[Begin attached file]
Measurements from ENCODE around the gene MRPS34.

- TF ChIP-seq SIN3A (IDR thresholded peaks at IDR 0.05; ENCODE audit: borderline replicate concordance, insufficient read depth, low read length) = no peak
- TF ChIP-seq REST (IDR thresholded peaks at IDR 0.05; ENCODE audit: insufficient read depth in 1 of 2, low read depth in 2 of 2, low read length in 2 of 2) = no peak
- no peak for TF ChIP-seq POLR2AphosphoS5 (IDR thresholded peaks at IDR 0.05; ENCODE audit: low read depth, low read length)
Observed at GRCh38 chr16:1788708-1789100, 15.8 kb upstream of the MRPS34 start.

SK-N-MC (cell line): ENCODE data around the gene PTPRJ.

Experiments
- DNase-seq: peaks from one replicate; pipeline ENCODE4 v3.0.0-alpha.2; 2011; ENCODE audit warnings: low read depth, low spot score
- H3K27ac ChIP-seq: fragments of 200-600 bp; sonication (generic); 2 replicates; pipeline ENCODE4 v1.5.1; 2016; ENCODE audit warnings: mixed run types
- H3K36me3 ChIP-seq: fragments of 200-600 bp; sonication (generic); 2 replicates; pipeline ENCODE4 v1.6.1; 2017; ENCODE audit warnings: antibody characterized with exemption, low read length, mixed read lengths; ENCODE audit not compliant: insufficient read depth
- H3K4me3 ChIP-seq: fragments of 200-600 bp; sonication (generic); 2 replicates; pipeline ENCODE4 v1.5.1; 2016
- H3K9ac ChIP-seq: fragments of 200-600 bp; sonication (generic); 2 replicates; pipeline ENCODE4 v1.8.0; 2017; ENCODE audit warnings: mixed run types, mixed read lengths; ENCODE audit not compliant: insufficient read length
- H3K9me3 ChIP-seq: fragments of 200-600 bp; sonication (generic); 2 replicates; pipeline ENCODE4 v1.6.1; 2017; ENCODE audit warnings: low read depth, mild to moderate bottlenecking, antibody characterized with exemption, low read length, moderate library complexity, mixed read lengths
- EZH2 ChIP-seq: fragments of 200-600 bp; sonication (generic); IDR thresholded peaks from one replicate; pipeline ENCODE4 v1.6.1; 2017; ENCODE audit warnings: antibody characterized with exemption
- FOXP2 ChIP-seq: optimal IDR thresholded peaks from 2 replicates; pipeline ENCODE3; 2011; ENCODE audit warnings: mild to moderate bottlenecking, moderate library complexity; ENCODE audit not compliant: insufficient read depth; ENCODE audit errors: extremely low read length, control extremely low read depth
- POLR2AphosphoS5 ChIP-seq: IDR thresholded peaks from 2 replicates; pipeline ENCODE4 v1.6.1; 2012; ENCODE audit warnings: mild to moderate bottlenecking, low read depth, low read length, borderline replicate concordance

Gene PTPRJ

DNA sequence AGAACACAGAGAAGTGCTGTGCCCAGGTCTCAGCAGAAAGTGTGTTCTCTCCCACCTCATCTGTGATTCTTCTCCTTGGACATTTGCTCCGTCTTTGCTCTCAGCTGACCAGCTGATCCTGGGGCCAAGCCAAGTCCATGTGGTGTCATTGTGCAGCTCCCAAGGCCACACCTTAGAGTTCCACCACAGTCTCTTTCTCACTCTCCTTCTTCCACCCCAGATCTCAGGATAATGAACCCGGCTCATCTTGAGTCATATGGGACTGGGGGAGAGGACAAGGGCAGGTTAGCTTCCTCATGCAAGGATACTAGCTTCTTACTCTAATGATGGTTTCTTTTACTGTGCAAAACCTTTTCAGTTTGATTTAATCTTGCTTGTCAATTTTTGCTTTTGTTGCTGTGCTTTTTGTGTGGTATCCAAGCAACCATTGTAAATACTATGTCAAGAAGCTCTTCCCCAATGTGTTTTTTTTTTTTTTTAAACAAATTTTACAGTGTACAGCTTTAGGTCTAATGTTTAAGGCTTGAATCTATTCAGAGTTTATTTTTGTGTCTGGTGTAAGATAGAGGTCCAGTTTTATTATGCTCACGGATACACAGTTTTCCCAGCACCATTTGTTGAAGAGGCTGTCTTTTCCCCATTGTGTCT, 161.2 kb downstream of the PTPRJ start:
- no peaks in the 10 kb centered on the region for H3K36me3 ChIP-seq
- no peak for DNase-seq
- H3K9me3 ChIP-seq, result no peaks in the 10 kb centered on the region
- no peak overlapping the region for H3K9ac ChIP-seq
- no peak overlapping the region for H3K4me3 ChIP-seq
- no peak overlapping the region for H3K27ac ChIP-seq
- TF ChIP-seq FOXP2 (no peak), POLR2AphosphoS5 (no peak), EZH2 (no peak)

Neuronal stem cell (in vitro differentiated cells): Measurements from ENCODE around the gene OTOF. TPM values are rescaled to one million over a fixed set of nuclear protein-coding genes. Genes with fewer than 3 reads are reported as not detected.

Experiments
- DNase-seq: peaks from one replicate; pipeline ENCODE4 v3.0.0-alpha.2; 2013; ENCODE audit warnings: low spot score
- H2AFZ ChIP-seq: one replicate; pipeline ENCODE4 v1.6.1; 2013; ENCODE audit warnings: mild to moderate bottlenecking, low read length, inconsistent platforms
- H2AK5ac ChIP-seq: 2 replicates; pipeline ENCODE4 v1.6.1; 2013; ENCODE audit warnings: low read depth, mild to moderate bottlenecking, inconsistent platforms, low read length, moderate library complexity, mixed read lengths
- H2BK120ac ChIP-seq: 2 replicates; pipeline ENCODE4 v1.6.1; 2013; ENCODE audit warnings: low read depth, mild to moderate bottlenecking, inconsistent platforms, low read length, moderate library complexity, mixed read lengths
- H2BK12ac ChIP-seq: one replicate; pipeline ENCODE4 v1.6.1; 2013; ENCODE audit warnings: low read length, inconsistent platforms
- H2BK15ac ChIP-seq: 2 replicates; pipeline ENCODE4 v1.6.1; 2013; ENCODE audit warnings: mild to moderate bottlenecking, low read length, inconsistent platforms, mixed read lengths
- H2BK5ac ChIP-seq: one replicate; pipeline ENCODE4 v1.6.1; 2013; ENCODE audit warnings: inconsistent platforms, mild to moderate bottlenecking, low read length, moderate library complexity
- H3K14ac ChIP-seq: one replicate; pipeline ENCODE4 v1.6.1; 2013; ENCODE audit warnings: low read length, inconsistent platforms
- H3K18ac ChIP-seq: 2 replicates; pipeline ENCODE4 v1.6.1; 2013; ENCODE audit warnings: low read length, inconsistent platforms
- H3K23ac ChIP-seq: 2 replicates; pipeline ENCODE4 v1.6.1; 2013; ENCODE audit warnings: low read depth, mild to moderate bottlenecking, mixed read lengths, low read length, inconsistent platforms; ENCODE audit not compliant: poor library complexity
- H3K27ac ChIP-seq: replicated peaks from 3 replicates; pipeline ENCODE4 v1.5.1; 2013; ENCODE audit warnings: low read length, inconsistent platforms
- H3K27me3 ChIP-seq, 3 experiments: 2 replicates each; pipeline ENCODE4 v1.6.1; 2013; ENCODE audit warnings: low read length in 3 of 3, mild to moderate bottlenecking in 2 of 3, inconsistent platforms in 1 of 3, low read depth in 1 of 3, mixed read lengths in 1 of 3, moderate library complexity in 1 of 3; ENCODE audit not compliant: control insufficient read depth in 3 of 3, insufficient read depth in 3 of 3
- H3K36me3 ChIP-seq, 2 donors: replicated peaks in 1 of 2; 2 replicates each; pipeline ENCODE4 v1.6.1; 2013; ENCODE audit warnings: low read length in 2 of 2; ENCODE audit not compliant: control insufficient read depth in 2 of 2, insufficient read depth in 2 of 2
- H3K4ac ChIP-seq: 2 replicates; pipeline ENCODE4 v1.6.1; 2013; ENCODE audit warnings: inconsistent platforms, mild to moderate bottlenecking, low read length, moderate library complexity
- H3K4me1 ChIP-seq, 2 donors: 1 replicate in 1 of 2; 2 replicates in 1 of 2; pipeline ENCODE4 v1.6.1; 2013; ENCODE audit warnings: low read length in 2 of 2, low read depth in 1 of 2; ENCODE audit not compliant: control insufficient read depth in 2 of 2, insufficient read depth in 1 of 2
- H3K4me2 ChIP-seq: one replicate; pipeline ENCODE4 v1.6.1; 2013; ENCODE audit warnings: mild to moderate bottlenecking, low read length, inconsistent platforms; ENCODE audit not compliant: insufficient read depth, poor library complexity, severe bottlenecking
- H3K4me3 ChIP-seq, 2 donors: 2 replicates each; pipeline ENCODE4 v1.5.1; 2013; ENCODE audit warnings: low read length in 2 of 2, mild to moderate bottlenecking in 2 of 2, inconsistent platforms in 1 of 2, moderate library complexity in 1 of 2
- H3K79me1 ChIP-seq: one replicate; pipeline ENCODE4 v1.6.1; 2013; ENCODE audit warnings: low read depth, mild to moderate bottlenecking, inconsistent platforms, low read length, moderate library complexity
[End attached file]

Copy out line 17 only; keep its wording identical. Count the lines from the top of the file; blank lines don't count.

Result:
Gene PTPRJ